Brief Supports Woman’s Claim that NYC Medical Examiner’s Office Discriminated Against Her Late Transgender Muslim Partner
Lawsuit Claims City’s Refusal to Honor End-of-Life Directive Led to Her Miscarriage
Dec 1, 2021
Compassion & Choices filed an amicus brief late Tuesday to support a lawsuit, Stanley v City of New York, claiming New York City violated a transgender Muslim man’s advance directive about how to dispose of his remains. The suit alleges that the state’s failure to follow his directive caused his pregnant partner so much distress that she miscarried twins.
Before his death, a transgender Muslim man, Shawn Frederick, properly completed the New York State Department of Health form assigning control of the disposition of his remains to his pregnant partner, Nakemia Stanley, rather than his biological family, who refused to accept his gender identity or conversion to Islam. While city officials did not contest the validity of the directive, they nonetheless failed to honor it by releasing Mr. Frederick’s body to his biological family, whom as he feared, used his deadname (i.e., birth name), misgendered him, and arranged for an open casket funeral service and Christian burial.
It was only after Ms. Stanley implored city officials, that they retrieved Mr. Frederick’s body and returned it to the Office of the Chief Medical Examiner, where it was held for almost a month, despite Ms. Stanley’s constant requests to release the body to her. During this ordeal, Ms. Stanley, eight months pregnant and overwhelmed by stress, went into early labor and ended up miscarrying twins.
“New York City officials violated Mr. Frederick’s explicit instructions for his disposition—as well as his bodily autonomy and religious beliefs—key protections enshrined in federal and New York law. Transgender people’s bodily autonomy is under constant attack everywhere, but we expect better from one of the world’s most diverse cities, especially regarding honoring people’s end-of-life directives,” said Kevin Díaz, chief legal advocacy officer for Compassion & Choices.
Compassion & Choices is a national nonprofit advocacy group that works to empower patients’ voice and agency in end-of-life care, regardless of gender identity, age, sexuality, race, ethnicity, religion, national origin, wealth, marital status, or disability.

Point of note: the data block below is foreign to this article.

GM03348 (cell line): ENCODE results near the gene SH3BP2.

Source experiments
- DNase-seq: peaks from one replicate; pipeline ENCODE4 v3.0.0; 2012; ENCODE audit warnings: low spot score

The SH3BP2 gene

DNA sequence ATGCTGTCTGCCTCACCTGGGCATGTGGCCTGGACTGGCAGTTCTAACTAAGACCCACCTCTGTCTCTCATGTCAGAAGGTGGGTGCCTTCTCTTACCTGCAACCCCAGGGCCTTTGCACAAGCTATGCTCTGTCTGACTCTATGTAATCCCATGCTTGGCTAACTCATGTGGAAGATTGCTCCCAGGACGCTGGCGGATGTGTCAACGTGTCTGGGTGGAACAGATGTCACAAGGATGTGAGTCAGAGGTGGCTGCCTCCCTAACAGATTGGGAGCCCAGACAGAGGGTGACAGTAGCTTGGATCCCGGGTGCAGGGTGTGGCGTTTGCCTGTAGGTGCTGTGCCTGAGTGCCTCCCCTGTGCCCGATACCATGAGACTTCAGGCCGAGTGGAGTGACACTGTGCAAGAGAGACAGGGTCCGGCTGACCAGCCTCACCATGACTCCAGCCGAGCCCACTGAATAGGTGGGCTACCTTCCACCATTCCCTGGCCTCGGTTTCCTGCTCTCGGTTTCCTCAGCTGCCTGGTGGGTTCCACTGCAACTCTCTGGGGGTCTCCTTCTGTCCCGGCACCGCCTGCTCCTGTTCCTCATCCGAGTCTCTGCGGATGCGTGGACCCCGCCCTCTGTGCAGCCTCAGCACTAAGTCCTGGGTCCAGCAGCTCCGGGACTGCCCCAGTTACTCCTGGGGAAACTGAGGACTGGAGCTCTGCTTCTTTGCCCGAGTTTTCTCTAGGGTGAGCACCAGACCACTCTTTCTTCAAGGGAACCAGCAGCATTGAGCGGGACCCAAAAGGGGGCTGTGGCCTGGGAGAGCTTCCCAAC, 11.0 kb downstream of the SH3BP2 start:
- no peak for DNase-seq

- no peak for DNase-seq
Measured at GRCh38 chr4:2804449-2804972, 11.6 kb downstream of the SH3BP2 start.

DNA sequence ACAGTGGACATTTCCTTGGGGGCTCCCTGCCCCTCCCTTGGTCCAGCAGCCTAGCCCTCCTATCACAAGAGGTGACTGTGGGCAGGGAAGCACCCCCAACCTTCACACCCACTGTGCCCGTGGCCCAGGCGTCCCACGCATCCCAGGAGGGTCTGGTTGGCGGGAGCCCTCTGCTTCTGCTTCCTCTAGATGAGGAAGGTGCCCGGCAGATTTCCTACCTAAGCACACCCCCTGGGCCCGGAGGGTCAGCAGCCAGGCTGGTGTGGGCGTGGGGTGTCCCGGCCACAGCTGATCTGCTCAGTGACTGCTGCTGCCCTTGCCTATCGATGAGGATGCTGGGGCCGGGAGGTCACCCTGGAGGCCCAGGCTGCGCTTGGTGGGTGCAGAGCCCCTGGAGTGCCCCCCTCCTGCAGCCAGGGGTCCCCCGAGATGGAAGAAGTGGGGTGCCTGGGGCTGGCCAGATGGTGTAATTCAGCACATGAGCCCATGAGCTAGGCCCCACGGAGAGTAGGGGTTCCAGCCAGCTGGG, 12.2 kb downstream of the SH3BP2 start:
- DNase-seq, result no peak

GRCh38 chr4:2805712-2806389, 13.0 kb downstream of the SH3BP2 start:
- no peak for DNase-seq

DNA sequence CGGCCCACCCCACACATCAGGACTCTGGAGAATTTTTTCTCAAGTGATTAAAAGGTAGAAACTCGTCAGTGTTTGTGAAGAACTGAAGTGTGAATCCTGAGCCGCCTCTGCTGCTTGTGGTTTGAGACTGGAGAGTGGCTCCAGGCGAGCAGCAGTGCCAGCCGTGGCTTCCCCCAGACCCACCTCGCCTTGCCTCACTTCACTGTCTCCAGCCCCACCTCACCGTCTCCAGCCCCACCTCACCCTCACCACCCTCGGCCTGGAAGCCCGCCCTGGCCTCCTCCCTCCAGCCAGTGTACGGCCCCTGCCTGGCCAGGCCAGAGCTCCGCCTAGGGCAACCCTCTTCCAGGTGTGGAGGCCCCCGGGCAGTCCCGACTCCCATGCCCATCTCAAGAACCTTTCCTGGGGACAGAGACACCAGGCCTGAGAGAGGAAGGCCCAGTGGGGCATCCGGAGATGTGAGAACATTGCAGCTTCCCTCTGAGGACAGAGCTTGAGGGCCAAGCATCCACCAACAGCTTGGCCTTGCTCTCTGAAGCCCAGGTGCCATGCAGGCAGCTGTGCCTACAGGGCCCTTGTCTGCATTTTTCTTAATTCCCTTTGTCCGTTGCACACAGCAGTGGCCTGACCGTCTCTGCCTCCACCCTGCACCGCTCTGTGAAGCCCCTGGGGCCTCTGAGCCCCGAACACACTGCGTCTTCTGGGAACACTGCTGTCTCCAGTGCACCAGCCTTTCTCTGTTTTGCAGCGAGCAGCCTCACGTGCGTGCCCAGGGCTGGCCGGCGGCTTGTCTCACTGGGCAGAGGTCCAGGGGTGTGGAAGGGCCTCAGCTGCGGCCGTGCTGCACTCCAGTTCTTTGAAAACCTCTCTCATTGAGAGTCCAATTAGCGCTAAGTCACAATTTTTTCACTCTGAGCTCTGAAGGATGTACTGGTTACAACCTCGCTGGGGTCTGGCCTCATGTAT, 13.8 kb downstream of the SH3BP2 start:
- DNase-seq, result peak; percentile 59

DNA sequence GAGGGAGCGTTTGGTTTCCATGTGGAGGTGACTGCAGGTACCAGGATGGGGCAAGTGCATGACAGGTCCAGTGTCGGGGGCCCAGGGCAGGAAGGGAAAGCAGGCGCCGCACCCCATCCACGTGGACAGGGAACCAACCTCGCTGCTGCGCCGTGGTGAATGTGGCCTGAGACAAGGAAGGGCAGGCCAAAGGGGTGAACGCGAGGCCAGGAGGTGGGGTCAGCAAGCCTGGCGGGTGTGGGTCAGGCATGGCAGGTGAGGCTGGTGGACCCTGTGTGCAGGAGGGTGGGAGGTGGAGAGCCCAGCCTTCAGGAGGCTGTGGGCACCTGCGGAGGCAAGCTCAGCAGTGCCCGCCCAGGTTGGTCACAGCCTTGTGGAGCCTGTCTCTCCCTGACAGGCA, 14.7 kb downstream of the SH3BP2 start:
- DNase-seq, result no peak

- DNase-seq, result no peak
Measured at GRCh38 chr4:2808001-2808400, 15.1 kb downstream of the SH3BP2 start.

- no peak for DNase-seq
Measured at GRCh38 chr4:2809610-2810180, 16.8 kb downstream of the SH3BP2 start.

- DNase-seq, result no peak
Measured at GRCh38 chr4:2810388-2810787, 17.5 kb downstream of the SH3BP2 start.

“Honoring a deceased person’s preferred disposition and burial rituals provides comfort to the living, assuring that our own final wishes will be fulfilled. In Islam, burial must take place as quickly as possible after death—preferably within 24 hours,” said David B. Bassett, a Senior Partner at Wilmer Cutler Pickering Hale & Dorr LLP based in New York City is the local counsel for Compassion & Choices. “Sadly, in this case, Ms. Stanley was forced to wait nearly a full month to lay Mr. Frederick to rest. Meanwhile, she lived in anguish, knowing that his dying wishes were being violated.”
The lawsuit claims city officials violated her Right to Sepulcher, a right that provides monetary relief to an individual who has been denied the ability to immediately control the disposition of a loved one’s body. The suit also alleges discrimination on the basis of gender, sexual orientation, and marital status, as well as a tort claim for infliction of emotional distress. Compassion & Choices submitted an amicus brief to alert the Court of the importance and implications of strictly adhering to an individual’s end-of-life directives.
“We all deserve a dignified death that honors our values, our beliefs, and our identities,” said Amitai Heller, senior staff attorney for Compassion & Choices. “Refusing to promptly honor Disposition of Remains directives not only undermines a person’s end-of-life decisions; it also creates uncertainty for those undergoing the dying process and for their surviving loved ones.”